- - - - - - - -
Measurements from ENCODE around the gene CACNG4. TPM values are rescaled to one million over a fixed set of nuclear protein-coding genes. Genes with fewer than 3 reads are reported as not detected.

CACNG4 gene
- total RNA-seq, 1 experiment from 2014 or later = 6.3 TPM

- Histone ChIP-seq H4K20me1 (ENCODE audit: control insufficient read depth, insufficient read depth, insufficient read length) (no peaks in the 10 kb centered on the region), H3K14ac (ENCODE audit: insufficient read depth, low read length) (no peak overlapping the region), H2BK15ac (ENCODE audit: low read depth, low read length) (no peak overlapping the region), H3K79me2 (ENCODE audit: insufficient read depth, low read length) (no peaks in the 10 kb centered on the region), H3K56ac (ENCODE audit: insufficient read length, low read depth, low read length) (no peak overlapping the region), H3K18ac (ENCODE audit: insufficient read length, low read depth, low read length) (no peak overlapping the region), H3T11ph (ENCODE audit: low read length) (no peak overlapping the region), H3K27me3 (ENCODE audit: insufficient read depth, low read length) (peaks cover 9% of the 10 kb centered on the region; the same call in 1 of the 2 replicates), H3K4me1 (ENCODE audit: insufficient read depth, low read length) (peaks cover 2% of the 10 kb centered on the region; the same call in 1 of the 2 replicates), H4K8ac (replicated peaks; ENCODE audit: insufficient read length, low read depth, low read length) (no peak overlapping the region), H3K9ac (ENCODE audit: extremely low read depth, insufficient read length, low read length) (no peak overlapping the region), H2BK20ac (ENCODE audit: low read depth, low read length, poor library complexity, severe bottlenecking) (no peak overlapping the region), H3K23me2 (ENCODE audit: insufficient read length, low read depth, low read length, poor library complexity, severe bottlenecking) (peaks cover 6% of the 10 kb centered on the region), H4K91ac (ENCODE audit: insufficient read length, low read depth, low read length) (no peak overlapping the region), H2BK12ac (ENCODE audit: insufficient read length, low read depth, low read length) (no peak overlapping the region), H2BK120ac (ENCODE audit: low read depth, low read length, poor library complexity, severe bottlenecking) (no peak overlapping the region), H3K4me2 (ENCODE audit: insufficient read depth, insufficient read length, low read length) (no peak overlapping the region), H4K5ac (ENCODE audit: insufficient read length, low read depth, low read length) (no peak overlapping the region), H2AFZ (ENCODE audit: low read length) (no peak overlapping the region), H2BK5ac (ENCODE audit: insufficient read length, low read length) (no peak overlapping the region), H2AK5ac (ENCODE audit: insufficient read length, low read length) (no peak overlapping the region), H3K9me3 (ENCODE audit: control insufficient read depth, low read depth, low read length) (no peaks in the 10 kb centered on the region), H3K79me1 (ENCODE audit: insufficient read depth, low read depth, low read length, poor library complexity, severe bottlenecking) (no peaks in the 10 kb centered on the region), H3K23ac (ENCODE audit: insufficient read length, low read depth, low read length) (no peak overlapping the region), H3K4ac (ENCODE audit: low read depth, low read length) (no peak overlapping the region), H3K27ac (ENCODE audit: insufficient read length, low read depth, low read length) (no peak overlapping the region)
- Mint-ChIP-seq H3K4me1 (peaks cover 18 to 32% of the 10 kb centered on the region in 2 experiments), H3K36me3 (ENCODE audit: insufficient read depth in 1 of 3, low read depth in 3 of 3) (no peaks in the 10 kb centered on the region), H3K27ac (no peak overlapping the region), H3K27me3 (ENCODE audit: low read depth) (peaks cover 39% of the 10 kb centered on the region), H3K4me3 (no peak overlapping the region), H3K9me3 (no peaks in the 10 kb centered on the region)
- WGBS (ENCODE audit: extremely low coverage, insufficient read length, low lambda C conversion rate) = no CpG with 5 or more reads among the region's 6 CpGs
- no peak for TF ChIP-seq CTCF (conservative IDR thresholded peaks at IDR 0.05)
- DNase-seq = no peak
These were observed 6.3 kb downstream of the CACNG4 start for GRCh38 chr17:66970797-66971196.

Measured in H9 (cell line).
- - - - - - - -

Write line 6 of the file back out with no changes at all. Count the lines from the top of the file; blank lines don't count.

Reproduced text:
- WGBS (ENCODE audit: extremely low coverage, insufficient read length, low lambda C conversion rate) = no CpG with 5 or more reads among the region's 6 CpGs